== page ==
By Damon Vis-Dunbar
20 April 2009
A three-member tribunal has disqualified a claim by the Israeli-based Phoenix Action LTD, concluding that its purchase of two Czech companies was solely a pretext for exploiting the Israel-Czech Republic bilateral investment treaty.
The jurisdictional award rendered on 15 April 2009 charges Phoenix Action with “an abuse of the international investment protection regime”, and orders the company to bear the full cost of the arbitration, including the Czech Republic’s legal costs.
Phoenix Action’s claim, lodged with the International Centre for Settlement of Investment Disputes () in 2006, relates to its purchase in 2002 of two companies, Benet Praha and Benet Group, both of which were involved in the purchase and sale of ferroalloys (iron mixed with other elements, used in the production of steel).
Phoenix Action bought the two Czech companies while they were under a criminal investigation over alleged custom duty evasion. The Israeli company argued that lengthy litigation proceedings, which continued after it took ownership of the companies, amount to a denial of justice.
For its part, the Czech Republic characterized Phoenix Action has a “sham Israeli entity”, whose purpose was to gain access to international arbitration by way of the Israel-Czech Republic. Indeed, the case represents “one of the most egregious cases of ‘treaty-shopping’ that the investment arbitration community has seen in recent history,” argued counsel for the Czech Republic.
Tribunal doubts investment was made in good faith
The Tribunal’s decision to nix the claim on jurisdictional grounds was linked to the revelation that one family remained in control of the Benet companies, despite their sale to different corporate entities.
According to the evidence presented to the Tribunal, the former Chairman of Benet Praha, Vladimir Beno, established Phoenix Action after fleeing to Israel under charges of tax evasion. Phoenix Action subsequently purchased Benet Praha from a company owned by Mr. Beno’s his wife for US$4000. In 2008, Phoenix Action sold Benet Praha back to Mr. Beno’s wife for the same price.
In light of these facts, the Tribunal concluded that Phoenix Action’s purchase of the Benet companies was “simply a rearrangement of assets within a family, to gain access to ICSID jurisdiction to which the initial investor was not entitled.”
“The unique goal of the ‘investment’ was to transform a pre-existing domestic dispute into an international dispute subject to ICSID arbitration under a bilateral investment treaty,” writes the Tribunal.
Tribunal weighs in on the concept of investment under the
The Tribunal’s verdict is significant, in part, for its analysis of what constitutes an investment under the ICSID Convention.
Because the ICSID Convention does not define the concept of investment, tribunals and commentators have formulated their own criteria. The most common is the so-called Salini test, which sets four criteria for an ICSID investment: a contribution of money or other assets of economic value; a certain duration; an element of risk, and; a contribution to the host State’s development.
In this case, the Tribunal adopts the Salini test as its starting point, but takes issue with the fourth criteria, on the grounds that determining an investment’s contribution to development is “impossible to ascertain.” Instead, the Tribunal favours “a less ambitious approach”, and proceeds to consider if there has been a contribution to the economy of the host state.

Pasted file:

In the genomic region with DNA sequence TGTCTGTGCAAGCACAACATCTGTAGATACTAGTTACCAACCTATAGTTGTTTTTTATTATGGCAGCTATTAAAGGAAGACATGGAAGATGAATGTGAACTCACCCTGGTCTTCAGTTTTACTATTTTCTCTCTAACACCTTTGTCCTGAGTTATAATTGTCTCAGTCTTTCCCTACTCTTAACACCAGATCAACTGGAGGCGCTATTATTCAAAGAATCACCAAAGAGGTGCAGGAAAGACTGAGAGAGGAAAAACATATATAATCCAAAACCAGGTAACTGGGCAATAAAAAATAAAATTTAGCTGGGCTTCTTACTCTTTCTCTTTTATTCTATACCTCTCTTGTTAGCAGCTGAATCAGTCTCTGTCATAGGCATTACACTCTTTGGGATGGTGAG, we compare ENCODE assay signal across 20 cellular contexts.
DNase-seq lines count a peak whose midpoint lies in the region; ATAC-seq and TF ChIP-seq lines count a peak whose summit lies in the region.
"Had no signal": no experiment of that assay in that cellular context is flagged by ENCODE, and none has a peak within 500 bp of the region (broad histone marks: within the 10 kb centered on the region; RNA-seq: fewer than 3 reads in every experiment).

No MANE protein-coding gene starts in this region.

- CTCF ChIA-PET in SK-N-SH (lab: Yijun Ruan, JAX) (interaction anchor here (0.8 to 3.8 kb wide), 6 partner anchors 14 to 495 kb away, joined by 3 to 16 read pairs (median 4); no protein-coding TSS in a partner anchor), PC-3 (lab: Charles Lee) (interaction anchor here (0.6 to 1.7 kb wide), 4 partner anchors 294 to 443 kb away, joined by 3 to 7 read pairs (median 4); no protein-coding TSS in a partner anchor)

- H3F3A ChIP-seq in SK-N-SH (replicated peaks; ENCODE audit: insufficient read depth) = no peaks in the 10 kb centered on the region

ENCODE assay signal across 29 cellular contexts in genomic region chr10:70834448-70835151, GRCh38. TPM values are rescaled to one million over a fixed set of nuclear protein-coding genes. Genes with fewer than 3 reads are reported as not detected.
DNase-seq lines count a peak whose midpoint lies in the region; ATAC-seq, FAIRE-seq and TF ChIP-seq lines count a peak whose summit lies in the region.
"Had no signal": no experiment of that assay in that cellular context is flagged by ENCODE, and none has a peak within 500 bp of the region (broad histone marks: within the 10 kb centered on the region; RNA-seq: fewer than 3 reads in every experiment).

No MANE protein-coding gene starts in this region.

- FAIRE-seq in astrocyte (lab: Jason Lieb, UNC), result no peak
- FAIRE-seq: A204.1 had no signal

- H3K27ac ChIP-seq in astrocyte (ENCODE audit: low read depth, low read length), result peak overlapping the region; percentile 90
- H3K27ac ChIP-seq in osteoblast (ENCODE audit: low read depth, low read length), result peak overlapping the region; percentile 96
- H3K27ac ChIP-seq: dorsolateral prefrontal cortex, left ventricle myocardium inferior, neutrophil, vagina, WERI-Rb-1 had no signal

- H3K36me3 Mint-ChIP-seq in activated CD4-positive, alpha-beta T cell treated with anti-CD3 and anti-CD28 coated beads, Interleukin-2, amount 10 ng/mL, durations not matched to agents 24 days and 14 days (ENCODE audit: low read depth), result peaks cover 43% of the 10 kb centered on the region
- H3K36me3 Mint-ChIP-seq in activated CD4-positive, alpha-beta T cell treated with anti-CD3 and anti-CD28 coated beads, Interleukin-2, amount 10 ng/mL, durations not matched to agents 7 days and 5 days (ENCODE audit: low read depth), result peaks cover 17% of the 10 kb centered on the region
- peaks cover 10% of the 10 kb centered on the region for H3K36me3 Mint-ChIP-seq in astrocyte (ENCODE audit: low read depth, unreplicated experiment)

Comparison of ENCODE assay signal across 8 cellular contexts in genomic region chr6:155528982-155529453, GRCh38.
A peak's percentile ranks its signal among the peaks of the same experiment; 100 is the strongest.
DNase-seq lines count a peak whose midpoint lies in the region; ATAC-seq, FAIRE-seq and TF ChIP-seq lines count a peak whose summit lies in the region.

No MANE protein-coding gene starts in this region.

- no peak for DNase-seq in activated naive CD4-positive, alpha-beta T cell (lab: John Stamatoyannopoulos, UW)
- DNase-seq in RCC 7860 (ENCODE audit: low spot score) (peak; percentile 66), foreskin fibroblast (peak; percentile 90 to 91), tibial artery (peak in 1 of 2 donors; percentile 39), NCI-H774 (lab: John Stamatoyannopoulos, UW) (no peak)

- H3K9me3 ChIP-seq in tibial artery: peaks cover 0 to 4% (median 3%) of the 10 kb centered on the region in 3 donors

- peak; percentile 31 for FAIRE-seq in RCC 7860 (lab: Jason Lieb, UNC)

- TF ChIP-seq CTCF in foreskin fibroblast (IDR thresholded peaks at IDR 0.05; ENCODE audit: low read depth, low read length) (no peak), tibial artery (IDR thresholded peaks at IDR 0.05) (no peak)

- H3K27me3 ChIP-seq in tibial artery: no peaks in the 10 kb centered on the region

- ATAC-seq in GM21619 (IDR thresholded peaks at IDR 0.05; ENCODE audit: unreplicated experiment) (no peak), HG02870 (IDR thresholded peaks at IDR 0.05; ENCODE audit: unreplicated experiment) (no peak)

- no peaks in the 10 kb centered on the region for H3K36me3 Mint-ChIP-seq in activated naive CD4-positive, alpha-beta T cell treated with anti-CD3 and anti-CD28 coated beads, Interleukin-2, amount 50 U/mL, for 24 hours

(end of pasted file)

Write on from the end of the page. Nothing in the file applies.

In addition to restricting the scope of the Salini test’s fourth criteria, the Tribunal would consider two other criteria: were the assets invested in accordance with the laws of the host state and was there a bona fide investment of those assets?
Ultimately, Phoenix Action’s claim would fail to meet the Tribunal’s benchmark for of bona fide investment.
This conclusion was drawn in part because the company displayed no intention of engaging in actual economic activities (the Tribunal notes, for instance, the absence of a business plan, program of re-financing, valuations, etc).
The timing of the claim—served two months after Phoenix Action purchased the Benet companies—also served to bolster the Tribunal conviction that Phoenix Action was a vehicle designed to bring a domestic dispute to international arbitration.
Indeed, the Tribunal characterized the claim as “an abusive manipulation of the system of international investment protection under the ICSID Convention and BITs.”
This damning assessment led the Tribunal to order Phoenix Action to pay the full cost of the arbitration proceedings, amounting to some USD$356 000, in addition to the Czech Republic’s legal costs of some US$1 million. Phoenix Action estimated its own legal costs at some US$1.6 million.
Number of investment claims against the Czech Republic undisclosed
The prompt release of the Phoenix Action award—published by the Czech Republic a day after it was dispatched to the parties—stands in contrast with the secrecy that shrouds other investment treaty claims against the Czech Republic.
Indeed, the exact number of investment-treaty claims against the Czech Republic has not been disclosed. An official with the Czech Ministry of Finance declined to providewith a list of investment treaty claims currently pending against the Czech Republic, explaining that it is “not a policy of the Czech Republic to actively support the public availability of that information.”
At least a few recent rulings in known claims against the Czech Republic, which are not in favour the country, remain confidential.
The award on jurisdiction in Phoenix Action, Ltd. v. Czech Republic, ICSID Case No. ARB/06/5 (Israel/Czech Republic) is available at: http://ita.law.uvic.ca/documents/PhoenixAward.pdf